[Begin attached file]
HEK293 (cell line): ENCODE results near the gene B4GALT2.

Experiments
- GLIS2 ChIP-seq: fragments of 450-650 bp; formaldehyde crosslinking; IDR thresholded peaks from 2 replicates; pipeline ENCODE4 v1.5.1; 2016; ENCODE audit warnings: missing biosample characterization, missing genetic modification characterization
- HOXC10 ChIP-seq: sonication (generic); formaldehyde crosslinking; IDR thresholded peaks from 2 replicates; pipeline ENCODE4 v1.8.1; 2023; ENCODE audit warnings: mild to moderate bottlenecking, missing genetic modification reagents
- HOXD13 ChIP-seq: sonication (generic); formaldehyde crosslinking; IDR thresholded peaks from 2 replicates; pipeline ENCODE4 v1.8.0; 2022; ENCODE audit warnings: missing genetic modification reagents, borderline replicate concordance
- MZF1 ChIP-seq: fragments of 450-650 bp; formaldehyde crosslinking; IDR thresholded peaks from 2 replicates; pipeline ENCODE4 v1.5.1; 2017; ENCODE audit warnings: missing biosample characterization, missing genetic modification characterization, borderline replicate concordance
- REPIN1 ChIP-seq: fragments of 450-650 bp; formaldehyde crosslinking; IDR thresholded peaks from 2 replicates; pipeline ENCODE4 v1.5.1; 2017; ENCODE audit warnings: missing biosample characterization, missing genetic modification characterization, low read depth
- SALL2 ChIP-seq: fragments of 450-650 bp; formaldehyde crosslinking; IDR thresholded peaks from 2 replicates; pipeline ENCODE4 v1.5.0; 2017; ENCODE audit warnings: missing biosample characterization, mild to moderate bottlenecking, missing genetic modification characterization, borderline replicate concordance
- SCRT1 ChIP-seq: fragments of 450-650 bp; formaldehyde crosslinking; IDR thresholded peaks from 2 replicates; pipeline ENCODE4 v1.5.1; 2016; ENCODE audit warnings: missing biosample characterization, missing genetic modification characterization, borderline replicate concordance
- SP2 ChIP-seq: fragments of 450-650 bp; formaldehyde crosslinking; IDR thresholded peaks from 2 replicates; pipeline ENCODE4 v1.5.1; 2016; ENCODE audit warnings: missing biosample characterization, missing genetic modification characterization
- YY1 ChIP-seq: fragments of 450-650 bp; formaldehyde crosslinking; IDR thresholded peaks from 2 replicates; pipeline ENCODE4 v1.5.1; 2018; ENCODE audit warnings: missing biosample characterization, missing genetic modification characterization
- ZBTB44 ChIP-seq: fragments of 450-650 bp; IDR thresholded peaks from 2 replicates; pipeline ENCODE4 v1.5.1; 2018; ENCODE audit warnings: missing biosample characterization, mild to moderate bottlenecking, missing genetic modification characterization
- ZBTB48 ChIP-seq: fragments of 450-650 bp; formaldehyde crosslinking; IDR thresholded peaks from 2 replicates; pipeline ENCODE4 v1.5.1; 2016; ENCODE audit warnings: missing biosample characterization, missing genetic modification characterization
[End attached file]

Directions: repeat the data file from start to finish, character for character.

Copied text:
HEK293 (cell line): ENCODE results near the gene B4GALT2.

Experiments
- GLIS2 ChIP-seq: fragments of 450-650 bp; formaldehyde crosslinking; IDR thresholded peaks from 2 replicates; pipeline ENCODE4 v1.5.1; 2016; ENCODE audit warnings: missing biosample characterization, missing genetic modification characterization
- HOXC10 ChIP-seq: sonication (generic); formaldehyde crosslinking; IDR thresholded peaks from 2 replicates; pipeline ENCODE4 v1.8.1; 2023; ENCODE audit warnings: mild to moderate bottlenecking, missing genetic modification reagents
- HOXD13 ChIP-seq: sonication (generic); formaldehyde crosslinking; IDR thresholded peaks from 2 replicates; pipeline ENCODE4 v1.8.0; 2022; ENCODE audit warnings: missing genetic modification reagents, borderline replicate concordance
- MZF1 ChIP-seq: fragments of 450-650 bp; formaldehyde crosslinking; IDR thresholded peaks from 2 replicates; pipeline ENCODE4 v1.5.1; 2017; ENCODE audit warnings: missing biosample characterization, missing genetic modification characterization, borderline replicate concordance
- REPIN1 ChIP-seq: fragments of 450-650 bp; formaldehyde crosslinking; IDR thresholded peaks from 2 replicates; pipeline ENCODE4 v1.5.1; 2017; ENCODE audit warnings: missing biosample characterization, missing genetic modification characterization, low read depth
- SALL2 ChIP-seq: fragments of 450-650 bp; formaldehyde crosslinking; IDR thresholded peaks from 2 replicates; pipeline ENCODE4 v1.5.0; 2017; ENCODE audit warnings: missing biosample characterization, mild to moderate bottlenecking, missing genetic modification characterization, borderline replicate concordance
- SCRT1 ChIP-seq: fragments of 450-650 bp; formaldehyde crosslinking; IDR thresholded peaks from 2 replicates; pipeline ENCODE4 v1.5.1; 2016; ENCODE audit warnings: missing biosample characterization, missing genetic modification characterization, borderline replicate concordance
- SP2 ChIP-seq: fragments of 450-650 bp; formaldehyde crosslinking; IDR thresholded peaks from 2 replicates; pipeline ENCODE4 v1.5.1; 2016; ENCODE audit warnings: missing biosample characterization, missing genetic modification characterization
- YY1 ChIP-seq: fragments of 450-650 bp; formaldehyde crosslinking; IDR thresholded peaks from 2 replicates; pipeline ENCODE4 v1.5.1; 2018; ENCODE audit warnings: missing biosample characterization, missing genetic modification characterization
- ZBTB44 ChIP-seq: fragments of 450-650 bp; IDR thresholded peaks from 2 replicates; pipeline ENCODE4 v1.5.1; 2018; ENCODE audit warnings: missing biosample characterization, mild to moderate bottlenecking, missing genetic modification characterization
- ZBTB48 ChIP-seq: fragments of 450-650 bp; formaldehyde crosslinking; IDR thresholded peaks from 2 replicates; pipeline ENCODE4 v1.5.1; 2016; ENCODE audit warnings: missing biosample characterization, missing genetic modification characterization